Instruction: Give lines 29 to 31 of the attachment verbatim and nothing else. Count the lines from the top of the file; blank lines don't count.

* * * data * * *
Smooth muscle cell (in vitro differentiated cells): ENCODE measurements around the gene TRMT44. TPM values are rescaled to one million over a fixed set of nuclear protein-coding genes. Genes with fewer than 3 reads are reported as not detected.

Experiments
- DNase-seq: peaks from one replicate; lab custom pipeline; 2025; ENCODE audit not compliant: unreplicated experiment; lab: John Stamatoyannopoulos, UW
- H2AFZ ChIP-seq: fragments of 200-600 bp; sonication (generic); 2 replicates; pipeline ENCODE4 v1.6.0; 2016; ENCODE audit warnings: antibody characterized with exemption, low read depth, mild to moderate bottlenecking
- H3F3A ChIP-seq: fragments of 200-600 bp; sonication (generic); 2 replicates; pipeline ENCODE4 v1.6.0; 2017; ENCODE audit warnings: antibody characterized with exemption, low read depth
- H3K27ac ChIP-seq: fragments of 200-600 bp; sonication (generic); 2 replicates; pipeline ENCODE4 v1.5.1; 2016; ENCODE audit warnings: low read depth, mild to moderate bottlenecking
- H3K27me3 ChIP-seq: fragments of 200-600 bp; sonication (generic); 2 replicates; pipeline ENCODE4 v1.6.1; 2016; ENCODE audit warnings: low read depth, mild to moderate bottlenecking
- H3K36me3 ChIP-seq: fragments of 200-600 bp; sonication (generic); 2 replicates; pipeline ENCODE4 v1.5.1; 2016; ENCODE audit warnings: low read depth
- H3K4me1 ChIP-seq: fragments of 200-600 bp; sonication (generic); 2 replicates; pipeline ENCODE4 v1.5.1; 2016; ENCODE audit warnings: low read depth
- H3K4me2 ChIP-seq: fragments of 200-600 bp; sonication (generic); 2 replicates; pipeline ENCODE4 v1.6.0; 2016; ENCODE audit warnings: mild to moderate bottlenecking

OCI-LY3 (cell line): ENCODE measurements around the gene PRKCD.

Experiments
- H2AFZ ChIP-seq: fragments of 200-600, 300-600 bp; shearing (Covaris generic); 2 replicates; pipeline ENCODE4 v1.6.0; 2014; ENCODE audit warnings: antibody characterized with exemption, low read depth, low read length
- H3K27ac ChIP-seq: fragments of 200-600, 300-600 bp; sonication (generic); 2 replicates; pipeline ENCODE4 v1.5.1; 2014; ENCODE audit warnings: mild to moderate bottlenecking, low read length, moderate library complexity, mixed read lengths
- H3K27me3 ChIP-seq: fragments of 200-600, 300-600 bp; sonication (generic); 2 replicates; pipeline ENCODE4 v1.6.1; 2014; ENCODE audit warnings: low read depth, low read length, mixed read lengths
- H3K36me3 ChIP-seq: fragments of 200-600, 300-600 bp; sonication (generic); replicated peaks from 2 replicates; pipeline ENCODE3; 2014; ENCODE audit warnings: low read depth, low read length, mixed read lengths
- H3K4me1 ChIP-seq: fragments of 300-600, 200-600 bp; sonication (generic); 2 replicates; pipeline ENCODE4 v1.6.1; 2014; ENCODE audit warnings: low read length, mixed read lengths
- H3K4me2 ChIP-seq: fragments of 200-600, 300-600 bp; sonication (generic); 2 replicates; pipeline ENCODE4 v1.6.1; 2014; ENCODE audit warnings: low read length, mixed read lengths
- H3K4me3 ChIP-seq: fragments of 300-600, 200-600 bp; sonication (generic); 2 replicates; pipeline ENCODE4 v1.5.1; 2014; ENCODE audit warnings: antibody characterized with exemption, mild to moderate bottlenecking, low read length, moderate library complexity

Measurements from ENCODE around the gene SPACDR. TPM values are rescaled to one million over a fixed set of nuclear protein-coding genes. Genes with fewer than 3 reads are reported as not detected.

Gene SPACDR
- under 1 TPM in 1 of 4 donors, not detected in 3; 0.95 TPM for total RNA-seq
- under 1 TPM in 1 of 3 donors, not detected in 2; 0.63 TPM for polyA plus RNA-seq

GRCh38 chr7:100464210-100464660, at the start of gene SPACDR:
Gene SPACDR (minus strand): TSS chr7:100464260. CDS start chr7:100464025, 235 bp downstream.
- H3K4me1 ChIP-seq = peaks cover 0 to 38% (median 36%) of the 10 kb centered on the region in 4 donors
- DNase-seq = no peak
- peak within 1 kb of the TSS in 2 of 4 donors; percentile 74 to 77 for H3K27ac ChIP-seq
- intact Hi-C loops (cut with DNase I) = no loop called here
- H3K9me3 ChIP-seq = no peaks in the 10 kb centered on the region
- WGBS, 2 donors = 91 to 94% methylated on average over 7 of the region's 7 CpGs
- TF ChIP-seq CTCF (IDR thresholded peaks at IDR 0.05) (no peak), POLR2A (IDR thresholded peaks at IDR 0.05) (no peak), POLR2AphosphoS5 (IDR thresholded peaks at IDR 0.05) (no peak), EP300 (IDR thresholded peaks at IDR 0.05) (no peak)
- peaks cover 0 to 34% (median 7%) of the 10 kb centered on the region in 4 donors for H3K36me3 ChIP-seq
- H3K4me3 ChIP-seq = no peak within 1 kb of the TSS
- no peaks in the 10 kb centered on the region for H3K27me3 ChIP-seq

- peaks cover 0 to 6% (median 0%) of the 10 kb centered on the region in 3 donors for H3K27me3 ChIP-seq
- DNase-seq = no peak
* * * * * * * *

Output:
- intact Hi-C loops (cut with DNase I) = no loop called here
- H3K9me3 ChIP-seq = no peaks in the 10 kb centered on the region
- WGBS, 2 donors = 91 to 94% methylated on average over 7 of the region's 7 CpGs